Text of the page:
Organizations have already embraced complementary capabilities applicable to other users that require network access. Companies such as Portnox enable Zero Trust Network Access (ZTNA) at the user level, locking down what users can do on the network. Credential vault providers like Beyond Trust and CyberArk provide privileged access management, meaning oversight and management of admin-level access to servers and compute environments. The missing components are privileged access management systems and methodologies for network teams to access network management systems, control systems, and the network and security devices themselves. Given the evolving set of cybersecurity conditions at the network layer, it’s time to bring privileged access management to the part of the IT infrastructure that NetOps is responsible for.

Zero Trust Network Operations supports and extends the Zero Trust Network Access framework by enabling key controls around owned and controlled network and security devices to constantly assess risk and Trust for devices and network administrators. These controls inform policy, ensure compliance with internal and industry best practices, enable management and visibility of networking device vulnerabilities, and provide logging and auditing of operational changes to devices and configurations.

An example from the trenches

No matter how secure you try to make your network, if you don’t manage privileged access and instead allow administrators to access network assets and make changes in an insecure and unaudited way, your entire network is at risk.

The risks are not just due to mistakes – typos, misconfigurations, or other changes that unintentionally create a ripple effect of instability in other parts of the network. Malicious behavior is also a risk. I have personal experience working for a very large service provider that had to terminate one of its senior network engineers. Before the company was able to decommission his access, he was able to get into the network from home, lock them out of all their core routers, and demand a ransom. Looking back now, I can’t help but think that if there had been a centralized way to manage privileged access and decommission his access quickly and comprehensively, the situation could have been avoided. In this case, we were able to thwart the disgruntled employee’s efforts, but it took many expensive experts quite a lot of time to get it done, and in the meantime, the service provider was exposed to quite a lot of risk.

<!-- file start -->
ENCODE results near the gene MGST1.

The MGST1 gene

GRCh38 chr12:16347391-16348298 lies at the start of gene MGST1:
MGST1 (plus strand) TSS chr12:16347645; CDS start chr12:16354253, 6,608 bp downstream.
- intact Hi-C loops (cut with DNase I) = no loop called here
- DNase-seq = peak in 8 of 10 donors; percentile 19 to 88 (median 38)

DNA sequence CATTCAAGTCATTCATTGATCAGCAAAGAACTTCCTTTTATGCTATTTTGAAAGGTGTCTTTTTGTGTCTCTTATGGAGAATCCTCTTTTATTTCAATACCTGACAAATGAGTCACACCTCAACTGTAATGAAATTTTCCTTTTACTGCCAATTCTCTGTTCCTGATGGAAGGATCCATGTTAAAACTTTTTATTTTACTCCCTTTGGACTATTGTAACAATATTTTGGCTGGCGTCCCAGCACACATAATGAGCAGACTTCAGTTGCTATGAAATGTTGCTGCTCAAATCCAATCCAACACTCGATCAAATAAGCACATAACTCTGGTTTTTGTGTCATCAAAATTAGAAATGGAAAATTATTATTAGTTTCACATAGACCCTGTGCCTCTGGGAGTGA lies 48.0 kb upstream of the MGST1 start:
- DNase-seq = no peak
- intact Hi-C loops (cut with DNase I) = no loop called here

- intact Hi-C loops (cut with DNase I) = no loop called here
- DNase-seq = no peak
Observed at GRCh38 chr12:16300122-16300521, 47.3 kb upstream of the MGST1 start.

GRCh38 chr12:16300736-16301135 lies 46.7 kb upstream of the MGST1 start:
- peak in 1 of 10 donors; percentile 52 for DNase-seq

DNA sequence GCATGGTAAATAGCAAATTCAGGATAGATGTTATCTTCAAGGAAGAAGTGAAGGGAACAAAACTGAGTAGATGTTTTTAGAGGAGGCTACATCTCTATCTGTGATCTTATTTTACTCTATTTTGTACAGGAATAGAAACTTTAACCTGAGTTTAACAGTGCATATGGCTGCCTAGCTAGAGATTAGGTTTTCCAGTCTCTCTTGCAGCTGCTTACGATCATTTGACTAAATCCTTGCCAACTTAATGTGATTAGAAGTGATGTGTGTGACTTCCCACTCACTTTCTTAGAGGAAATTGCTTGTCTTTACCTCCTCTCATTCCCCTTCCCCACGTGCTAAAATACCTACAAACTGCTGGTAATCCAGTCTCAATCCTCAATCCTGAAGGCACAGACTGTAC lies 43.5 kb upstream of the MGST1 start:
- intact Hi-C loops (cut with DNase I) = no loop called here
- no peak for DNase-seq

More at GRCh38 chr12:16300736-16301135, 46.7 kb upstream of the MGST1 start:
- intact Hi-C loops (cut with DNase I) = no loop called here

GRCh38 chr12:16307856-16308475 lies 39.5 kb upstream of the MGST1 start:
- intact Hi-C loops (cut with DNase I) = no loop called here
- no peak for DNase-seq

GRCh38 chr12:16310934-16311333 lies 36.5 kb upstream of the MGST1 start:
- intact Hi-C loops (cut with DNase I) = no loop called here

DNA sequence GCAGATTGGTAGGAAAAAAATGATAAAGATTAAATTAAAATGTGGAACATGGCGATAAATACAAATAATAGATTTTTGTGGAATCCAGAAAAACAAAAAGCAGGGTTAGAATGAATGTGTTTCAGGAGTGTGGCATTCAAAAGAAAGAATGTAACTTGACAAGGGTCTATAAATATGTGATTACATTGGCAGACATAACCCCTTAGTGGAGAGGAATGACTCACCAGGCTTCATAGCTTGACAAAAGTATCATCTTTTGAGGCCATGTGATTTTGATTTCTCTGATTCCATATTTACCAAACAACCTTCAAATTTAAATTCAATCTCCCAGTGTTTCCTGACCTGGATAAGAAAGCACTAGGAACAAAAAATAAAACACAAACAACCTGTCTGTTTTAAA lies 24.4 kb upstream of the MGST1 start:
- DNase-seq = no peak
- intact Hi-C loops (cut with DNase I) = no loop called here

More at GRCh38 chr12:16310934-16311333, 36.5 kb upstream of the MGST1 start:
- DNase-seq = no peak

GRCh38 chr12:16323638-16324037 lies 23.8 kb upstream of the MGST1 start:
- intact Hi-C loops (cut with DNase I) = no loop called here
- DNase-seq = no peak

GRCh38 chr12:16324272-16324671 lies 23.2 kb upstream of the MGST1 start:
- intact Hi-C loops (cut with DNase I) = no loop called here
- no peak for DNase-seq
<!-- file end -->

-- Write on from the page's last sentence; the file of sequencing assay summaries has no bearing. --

This may sound like an extreme example, but similarly, if a laptop is stolen and an unauthorized user manages to bypass security measures and ultimately access your core firewalls, any number of activities could happen without your knowledge that expose your organization to risk. A Zero Trust approach to manage privileged access can limit the scope of access to begin with, allows for quick lockout and reset of admin-level access, and enables you to audit for and remediate compromising activity.

Uncle Ben was right. With great power comes great responsibility. But that responsibility doesn’t have to be a burden. We can bring the same concepts applied to managing user-level access to the network and managing admin-level access to servers and compute environments to managing administrator-level privileges for your NetOps team. As the keepers of the network, their seats of power rise. Making sure they can operate with the least amount of risk and the highest amount of efficiency is critically important.

Try Portnox Cloud for Free Today

Gain access to all of Portnox's powerful zero trust access control free capabilities for 30 days!